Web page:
News Briefs

 

January 24, 2018

Valdez Star photo

Dozens of women – and their supporters – combined forces Saturday to join the nationwide "Power to the Polls" march. For the second year in a row, the march was held to send a positive message regarding women's rights, encourage voting and resisting regressive social trends.

Senate seat

(AP) Republican state Rep. George Rauscher is among the finalists to replace Wasilla Sen. Mike Dunleavy in the Alaska Senate.

Republicans from Dunleavy's district met Monday to winnow down an initial list of 11 applicants to three.

Along with Rauscher, the finalists are Tom Braund and Todd Smoldon. Their names are being sent to Gov. Bill Walker, who will make the appointment. That appointment, however, is subject to confirmation by Senate Republicans.

Dunleavy resigned his seat to focus on running for governor.

Beautification

Downtown businesses, service organizations and other entities may be eligible for funds to help improve a building's curb appeal – thanks to beautification efforts by the City of Valdez.

The city is accepting applications for this year's Beautification Matching Grant Program.

The grant will match up to 50 percent of the costs to improve the esthetics of structures or property.

There are specific requirements and cost limitations to the grants, which are reviewed and approved or rejected based on evaluation by the Mayor's Beautification Task Force.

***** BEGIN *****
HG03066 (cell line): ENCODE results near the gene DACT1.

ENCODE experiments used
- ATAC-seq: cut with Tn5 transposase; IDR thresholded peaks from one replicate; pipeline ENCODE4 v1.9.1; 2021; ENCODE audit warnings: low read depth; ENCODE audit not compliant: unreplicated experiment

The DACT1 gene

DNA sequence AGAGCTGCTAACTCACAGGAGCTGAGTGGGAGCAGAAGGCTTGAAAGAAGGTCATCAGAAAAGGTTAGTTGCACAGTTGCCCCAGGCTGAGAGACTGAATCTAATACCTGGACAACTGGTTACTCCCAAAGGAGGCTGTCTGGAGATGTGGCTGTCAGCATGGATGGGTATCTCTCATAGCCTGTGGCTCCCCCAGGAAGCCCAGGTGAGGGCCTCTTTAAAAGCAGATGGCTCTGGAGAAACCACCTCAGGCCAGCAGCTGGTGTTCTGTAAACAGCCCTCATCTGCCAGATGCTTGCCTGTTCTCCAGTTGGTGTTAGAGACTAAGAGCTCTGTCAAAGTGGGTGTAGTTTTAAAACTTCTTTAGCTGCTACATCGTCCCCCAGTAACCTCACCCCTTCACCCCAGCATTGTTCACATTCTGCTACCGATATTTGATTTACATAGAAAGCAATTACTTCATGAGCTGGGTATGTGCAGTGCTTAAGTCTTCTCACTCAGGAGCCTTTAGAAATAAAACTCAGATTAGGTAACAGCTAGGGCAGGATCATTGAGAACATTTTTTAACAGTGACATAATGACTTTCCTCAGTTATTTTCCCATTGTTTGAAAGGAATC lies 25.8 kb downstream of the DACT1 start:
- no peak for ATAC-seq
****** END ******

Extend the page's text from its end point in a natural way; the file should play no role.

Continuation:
Applications are due by the end of the business day, March 15. Applications are available at City Hall or online at the city's website.

Unemployment

(AP) Alaska's unemployment rate crept up to 7.3 percent last month, its highest level since March 2012.

According to state and federal labor statistics, the seasonally adjusted unemployment rate had held steady, at 7.2 percent, from August through November. The 7.3 percent rate for December is preliminary.

The unemployment rate stood at 6.6 percent in Alaska in December 2016.

Nationally, unemployment last month was 4.1 percent.

Gun deaths

(AP) Alaska had the highest rate of firearm deaths in the nation in 2016, according to new numbers from the Centers for Disease Control and Prevention.

There were 177 firearm-related deaths in Alaska in 2016, the Juneau Empire reported Thursday. That's a rate of about 23 firearm deaths per 100,000 residents, which is nearly double the national average of 12 per 100,000 residents.

The figures show 113 of Alaska's firearm-related deaths were suicides, while 51 were considered homicides or justified killings. Those counts run parallel with an analysis published last year by the Alaska Section of Epidemiology, which found that 750 of the state's 1,000 firearm-related deaths between 2009 and 2015 were suicides.


Bill Johnson for Alaska House

Figures for 2017 are not yet available. The final results for 2016 show the nation's firearm death rate has risen each year since 2014. Alaska's 2016 rate is only slightly higher than it was in 2015.

Massachusetts had the lowest rate in the nation, at 3.4 firearm-related deaths per 100,000 residents.

Photo courtesy CB300

Musher Nicholas Petit won the Copper Basin 300 last week. Petit crossed the finish line first on Monday evening, Jan. 15, having completed the 295-mile course. Racers took off from Glennallen the previous Saturday.

 

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